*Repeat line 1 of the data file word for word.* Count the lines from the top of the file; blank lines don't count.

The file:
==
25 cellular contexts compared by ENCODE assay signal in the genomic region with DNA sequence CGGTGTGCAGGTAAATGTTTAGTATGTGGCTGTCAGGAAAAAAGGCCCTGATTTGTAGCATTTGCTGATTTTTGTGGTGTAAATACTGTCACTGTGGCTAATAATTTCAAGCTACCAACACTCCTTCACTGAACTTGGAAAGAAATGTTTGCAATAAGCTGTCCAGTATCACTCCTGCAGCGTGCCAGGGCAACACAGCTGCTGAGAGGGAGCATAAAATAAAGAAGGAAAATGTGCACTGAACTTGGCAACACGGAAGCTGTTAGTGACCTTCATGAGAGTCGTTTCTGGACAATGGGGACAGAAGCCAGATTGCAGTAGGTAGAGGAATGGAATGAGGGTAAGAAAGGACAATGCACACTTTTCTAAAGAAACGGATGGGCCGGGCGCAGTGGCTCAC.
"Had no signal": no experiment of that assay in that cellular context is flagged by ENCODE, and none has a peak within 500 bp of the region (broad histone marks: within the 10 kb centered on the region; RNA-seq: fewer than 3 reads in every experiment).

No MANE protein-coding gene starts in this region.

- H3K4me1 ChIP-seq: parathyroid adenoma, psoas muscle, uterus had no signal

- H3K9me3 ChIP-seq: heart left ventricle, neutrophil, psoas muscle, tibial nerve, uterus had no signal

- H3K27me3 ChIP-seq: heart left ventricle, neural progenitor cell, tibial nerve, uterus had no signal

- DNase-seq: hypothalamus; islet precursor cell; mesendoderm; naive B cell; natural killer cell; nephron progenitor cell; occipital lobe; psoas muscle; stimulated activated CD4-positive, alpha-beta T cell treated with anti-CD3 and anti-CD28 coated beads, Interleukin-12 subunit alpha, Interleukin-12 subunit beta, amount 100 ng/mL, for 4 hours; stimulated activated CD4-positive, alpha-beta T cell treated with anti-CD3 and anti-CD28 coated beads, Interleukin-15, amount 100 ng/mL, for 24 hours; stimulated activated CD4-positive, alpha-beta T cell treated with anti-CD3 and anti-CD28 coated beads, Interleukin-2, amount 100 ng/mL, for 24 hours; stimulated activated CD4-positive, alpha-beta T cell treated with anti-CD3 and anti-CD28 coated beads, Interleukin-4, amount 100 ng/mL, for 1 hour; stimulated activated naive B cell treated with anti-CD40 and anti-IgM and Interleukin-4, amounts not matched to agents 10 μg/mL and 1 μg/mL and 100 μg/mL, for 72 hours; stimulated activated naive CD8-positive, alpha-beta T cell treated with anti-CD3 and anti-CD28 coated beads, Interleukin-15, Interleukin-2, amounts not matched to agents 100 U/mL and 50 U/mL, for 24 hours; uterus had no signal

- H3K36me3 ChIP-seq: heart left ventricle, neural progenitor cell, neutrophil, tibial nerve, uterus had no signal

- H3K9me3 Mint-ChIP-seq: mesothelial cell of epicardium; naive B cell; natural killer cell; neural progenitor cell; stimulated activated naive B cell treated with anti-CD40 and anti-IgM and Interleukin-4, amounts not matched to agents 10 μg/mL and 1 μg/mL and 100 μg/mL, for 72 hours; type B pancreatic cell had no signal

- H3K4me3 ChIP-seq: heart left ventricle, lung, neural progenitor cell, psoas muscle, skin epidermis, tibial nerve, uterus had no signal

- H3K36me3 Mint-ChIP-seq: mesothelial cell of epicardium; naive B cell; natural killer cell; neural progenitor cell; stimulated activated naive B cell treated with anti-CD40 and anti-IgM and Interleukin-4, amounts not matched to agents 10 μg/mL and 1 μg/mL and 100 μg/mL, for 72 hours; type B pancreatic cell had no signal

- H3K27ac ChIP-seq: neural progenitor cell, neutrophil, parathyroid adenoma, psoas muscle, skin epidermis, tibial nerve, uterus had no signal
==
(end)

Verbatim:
25 cellular contexts compared by ENCODE assay signal in the genomic region with DNA sequence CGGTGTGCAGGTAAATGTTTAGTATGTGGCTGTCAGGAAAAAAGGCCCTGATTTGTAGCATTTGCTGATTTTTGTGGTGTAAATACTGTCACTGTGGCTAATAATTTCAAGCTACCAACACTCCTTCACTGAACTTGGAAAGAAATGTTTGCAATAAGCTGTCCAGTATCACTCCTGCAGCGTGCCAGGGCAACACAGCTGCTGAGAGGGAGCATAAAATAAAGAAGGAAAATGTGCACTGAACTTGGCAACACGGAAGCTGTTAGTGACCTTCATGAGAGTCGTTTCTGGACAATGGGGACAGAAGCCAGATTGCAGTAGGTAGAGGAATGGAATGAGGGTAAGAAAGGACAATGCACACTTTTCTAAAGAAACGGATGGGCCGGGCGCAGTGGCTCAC.